Things aren’t much better when it comes to the Nitro 5’s touchpad. It failed to keep up with my finger flourishes most of the time and its surface isn’t particularly smooth, either. It also picks up grease quite easily and feels poorly fitted – simply press down and the touchpad drops down much further than I would have liked.

Acer Nitro 5 review: Display

A quality gaming experience requires a quality display. Unfortunately, this an area where the Nitro 5 fails to deliver. The 15.6in Full HD panel is only capable of a maximum brightness of 259cd/m2, so you can forget about playing games by a window or a brightly lit room. An overall sRGB colour gamut coverage of only 56.7% means that colour coverage is exceptionally undersaturated, and the screen looks very washed out as a result – especially with a low contrast ratio of 1159:1.

A game like Metro: Last Light Redux, with the majority of levels set in dark environments, is difficult to play due to the lack of vibrancy, and the low contrast between dark and light colours makes it very tricky to see important details. Lastly, because this is a 60Hz panel, all games will be capped at a maximum framerate of 60fps, unless you plug in an external monitor with a higher refresh rate.

Acer Nitro 5 review: Performance and battery life

A low-tier Ryzen 5-powered laptop was never going to compete in the same ring with four-figured gaming machines, although you’d still expect it to be reasonably adept at playing the latest titles. The Nitro 5 achieved a total score of 99 in our in-house performance benchmark, which assesses image and video rendering, as well as the laptop’s multitasking performance.

That’s actually rather good, coming in ahead of Microsoft’s Surface Laptop 2 and well clear of the Lenovo Yoga 530, as you can see below. For reference, higher-priced gaming laptops we’ve tested lately tend to score between 150 and 200 in the same test.

The Acer Nitro 5’s file sequencing speeds aren’t quite as nippy. The included 128GB SATA SSD only achieved read and write speeds of 477MB/s and 116MBs in the AS SSD benchmark, which lags far behind its rivals.

Ideally, gaming laptops should be capable of handling the latest games at a decent frame rate, even if you have to dial down a few settings. Sadly, the Nitro 5’s dedicated AMD Radeon RX 560X graphics chip simply isn’t up to the task, only managing an average of 14fps in the Dirt: Showdown benchmark at Full HD resolution at high graphics settings. Drop the resolution down to 720p and apply medium settings, however, and you’ll achieve an average of 58fps.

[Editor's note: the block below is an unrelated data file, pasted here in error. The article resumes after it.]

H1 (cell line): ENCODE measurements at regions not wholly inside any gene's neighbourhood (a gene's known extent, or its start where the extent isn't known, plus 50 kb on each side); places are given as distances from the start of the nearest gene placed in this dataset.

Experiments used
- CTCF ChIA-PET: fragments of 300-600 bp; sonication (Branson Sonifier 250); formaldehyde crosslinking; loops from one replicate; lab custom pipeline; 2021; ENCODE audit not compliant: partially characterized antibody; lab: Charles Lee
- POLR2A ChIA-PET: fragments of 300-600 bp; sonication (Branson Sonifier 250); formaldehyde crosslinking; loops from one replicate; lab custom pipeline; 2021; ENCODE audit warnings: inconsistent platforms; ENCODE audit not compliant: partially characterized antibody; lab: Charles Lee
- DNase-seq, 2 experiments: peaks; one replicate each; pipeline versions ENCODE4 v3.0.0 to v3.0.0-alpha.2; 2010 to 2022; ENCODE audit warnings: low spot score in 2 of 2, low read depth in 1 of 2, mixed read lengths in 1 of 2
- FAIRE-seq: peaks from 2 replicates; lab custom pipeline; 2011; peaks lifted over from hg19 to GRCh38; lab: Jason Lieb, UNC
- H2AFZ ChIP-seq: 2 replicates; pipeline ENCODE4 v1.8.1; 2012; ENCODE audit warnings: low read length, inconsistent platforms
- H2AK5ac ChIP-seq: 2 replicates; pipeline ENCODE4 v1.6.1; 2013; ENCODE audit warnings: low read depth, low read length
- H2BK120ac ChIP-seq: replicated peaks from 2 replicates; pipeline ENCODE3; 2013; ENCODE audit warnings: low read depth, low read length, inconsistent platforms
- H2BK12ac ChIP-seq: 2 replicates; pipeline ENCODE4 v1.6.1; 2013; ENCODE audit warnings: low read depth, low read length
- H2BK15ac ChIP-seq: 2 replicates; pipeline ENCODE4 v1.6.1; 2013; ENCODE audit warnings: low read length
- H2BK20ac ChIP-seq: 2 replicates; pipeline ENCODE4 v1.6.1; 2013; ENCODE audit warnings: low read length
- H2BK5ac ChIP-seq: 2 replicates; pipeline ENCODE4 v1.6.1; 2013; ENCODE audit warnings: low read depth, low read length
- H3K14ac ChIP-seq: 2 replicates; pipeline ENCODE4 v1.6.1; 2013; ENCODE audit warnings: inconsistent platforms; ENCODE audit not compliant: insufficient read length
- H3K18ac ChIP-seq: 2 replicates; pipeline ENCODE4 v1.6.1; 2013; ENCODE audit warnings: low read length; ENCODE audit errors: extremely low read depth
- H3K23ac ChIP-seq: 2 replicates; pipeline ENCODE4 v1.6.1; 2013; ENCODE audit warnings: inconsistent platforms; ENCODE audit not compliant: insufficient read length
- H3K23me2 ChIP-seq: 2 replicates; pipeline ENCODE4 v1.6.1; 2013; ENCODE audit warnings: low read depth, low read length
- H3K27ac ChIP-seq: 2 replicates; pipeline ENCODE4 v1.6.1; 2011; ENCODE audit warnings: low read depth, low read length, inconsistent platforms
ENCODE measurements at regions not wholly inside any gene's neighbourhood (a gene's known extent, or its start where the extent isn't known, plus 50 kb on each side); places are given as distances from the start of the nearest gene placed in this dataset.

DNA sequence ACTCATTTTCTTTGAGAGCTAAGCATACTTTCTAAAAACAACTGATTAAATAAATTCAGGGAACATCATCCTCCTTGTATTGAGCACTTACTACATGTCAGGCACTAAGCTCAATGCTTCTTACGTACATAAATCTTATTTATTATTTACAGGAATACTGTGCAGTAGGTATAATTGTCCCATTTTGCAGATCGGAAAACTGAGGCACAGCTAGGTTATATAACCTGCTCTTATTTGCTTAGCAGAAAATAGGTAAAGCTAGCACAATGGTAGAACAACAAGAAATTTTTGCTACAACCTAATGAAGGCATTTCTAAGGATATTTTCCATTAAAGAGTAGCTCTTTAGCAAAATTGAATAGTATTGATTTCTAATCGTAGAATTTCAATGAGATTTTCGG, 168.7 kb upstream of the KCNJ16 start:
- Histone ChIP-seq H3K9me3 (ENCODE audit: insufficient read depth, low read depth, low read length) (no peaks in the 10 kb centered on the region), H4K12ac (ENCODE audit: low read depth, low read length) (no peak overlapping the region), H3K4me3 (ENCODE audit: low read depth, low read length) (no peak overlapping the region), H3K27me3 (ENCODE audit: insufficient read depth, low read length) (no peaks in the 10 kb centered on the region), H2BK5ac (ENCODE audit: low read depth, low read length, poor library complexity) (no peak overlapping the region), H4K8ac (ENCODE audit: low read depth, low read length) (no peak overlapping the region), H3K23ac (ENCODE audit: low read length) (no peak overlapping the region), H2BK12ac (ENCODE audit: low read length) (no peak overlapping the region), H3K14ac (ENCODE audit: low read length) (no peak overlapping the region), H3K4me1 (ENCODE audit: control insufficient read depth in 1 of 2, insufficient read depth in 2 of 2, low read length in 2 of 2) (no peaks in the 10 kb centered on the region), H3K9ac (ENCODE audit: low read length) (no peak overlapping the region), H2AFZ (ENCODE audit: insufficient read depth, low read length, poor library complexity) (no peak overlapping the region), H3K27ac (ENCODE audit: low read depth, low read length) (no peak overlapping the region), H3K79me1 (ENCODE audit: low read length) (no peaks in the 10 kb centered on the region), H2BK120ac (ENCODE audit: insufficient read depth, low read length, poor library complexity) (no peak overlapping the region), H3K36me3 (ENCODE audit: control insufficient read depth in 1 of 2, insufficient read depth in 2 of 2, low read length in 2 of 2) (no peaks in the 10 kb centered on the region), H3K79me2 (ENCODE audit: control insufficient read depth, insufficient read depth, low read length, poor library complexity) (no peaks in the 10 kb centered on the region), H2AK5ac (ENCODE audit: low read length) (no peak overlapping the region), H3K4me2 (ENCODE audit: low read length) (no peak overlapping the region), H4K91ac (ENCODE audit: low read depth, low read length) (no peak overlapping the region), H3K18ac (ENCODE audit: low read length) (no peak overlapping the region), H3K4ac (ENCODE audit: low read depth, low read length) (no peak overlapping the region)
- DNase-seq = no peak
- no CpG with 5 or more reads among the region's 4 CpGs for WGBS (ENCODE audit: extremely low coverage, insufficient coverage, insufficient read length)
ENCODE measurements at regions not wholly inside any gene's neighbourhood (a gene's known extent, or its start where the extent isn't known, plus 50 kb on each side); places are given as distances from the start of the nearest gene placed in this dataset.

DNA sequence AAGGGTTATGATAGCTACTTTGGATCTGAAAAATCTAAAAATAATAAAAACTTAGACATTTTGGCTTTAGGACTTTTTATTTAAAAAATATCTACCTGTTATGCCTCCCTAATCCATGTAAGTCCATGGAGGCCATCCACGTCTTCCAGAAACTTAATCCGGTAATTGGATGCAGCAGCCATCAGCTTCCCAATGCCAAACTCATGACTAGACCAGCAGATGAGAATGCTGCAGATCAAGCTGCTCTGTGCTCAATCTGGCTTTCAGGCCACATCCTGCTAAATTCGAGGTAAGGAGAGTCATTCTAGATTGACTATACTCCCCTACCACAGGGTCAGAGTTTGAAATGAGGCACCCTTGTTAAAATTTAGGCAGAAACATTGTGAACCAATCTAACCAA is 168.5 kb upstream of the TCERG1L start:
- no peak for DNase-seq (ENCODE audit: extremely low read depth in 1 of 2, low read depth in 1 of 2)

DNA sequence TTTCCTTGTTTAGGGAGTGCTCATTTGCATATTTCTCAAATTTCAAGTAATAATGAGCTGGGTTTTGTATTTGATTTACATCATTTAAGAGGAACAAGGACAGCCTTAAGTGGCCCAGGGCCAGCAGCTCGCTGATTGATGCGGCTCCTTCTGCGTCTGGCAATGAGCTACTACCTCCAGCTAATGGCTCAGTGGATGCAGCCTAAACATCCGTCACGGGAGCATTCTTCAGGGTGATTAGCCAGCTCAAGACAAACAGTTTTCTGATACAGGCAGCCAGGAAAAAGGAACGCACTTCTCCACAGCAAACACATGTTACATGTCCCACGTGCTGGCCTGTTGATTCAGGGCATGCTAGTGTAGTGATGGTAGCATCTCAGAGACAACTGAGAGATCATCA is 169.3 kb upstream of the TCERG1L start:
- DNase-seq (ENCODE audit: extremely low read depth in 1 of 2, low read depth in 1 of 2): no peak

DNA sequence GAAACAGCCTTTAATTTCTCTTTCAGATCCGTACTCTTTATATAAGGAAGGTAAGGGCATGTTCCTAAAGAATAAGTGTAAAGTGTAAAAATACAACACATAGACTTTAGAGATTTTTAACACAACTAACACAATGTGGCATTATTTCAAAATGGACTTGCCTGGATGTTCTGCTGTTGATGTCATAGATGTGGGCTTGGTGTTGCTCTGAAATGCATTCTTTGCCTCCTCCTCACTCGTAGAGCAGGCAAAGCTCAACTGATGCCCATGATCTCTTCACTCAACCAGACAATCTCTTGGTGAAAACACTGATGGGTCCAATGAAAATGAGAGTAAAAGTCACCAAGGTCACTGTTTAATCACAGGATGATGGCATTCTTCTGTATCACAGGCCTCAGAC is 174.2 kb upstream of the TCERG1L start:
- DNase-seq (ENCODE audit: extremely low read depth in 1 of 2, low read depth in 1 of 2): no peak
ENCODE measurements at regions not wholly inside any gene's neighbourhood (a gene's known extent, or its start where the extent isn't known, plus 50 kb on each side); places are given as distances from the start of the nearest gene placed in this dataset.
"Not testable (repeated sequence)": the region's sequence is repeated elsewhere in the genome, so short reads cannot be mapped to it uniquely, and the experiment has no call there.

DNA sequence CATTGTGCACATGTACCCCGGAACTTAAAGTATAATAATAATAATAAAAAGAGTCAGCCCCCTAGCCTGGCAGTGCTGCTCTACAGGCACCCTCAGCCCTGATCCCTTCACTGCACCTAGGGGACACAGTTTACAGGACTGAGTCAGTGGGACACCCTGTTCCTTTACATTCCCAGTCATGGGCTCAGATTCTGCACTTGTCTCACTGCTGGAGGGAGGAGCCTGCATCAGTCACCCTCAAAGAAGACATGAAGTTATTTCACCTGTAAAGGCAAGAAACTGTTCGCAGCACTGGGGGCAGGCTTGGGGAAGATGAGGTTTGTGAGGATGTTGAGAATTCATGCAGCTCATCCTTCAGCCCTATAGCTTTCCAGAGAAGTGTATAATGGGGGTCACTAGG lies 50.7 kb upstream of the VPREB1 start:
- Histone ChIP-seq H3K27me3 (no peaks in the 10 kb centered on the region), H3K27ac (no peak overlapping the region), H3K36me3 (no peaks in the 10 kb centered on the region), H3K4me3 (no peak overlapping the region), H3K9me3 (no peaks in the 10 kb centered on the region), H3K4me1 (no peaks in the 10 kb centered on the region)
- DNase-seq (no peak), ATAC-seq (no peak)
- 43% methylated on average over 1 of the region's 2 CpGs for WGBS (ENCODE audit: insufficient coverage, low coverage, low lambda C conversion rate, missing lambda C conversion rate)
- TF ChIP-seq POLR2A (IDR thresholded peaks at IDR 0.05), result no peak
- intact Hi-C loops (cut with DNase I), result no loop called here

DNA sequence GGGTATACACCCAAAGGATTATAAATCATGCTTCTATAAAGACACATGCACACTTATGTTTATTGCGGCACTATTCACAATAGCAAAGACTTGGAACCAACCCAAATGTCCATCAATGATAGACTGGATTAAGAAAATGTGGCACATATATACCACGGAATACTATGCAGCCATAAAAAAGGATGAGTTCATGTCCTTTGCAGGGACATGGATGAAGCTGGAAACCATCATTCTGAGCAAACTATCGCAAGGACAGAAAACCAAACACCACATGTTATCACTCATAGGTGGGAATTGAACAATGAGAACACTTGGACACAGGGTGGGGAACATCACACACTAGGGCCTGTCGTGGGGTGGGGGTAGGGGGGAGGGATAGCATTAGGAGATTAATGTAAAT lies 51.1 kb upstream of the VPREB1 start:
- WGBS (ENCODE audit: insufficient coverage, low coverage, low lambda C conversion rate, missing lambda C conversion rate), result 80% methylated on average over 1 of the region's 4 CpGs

As for Metro: Last Light Redux at the same resolution, the Nitro 5 reached an average of only 17fps. Tinkering with Acer’s NitroSense software didn’t help the experience either, and in fact made things worse when I switched the laptop from ‘High performance’ to the ‘Maximum performance’ setting.

The Nitro 5’s GFXBench results aren’t even notably better than non-gaming laptops. The Surface Laptop 2 actually matched the Nitro 5’s GFXBench Manhattan result of 41fps. If standard laptops can keep pace with the Nitro 5, then perhaps this isn’t a gaming laptop at all.

If the Acer Nitro 5 has one saving grace, however, it’s battery life. In our video playback test, the Nitro 5 lasted 5hrs and 21mins before needing to recharge, which is a pretty good result for a gaming laptop. Still, the Surface Laptop 2 lasted nearly 2 hours longer under the same conditions.

Acer Nitro 5 review: Verdict

You have to be careful when shopping for a budget gaming laptop. If you spend half as much as a top-end notebook you might expect half the performance, but the Acer Nitro 5 doesn’t provide anything close. Not only does this budget gaming laptop fail to run games at playable frame rates, but the Nitro 5 falls short in every other area – and that’s a serious problem.

Acer Nitro 5 specifications
ProcessorAMD Ryzen 5 2500U (Quad-core,
Additional memory slots0
Max. memory32GB
Screen size15.6in
Screen resolution1,920 x 1,080 (60Hz)
Pixel density141.2
Screen typeIPS LCD
Pointing devicesTouchpad
Graphics adapterAMD Radeon RX 560X
Graphics outputsHDMI 2.0, USB-C
Graphics memory4GB (GDDR5)
Storage128GB SSD (Serial ATA),
1TB HD (Serial ATA/600)
Optical driveNo
Memory card slotSD
USB portsUSB 2.0 x 2, USB 3.0, USB-C
Other portsHDMI 2.0, Gigabit Ethernet
RJ-45, Kensington Secuirty Slot,
3.5mm audio jack, power socket
Web CamYes
SpeakersDual speakers
3.5mm headphone jackYes
Wi-FiIEEE 802.11ac Wi-Fi
Dimensions (WDH)390 x 266 x 26.8mm
Operating systemWindows 10 Home
Operating system restore optionWindows restore partition
Battery size3320 mAh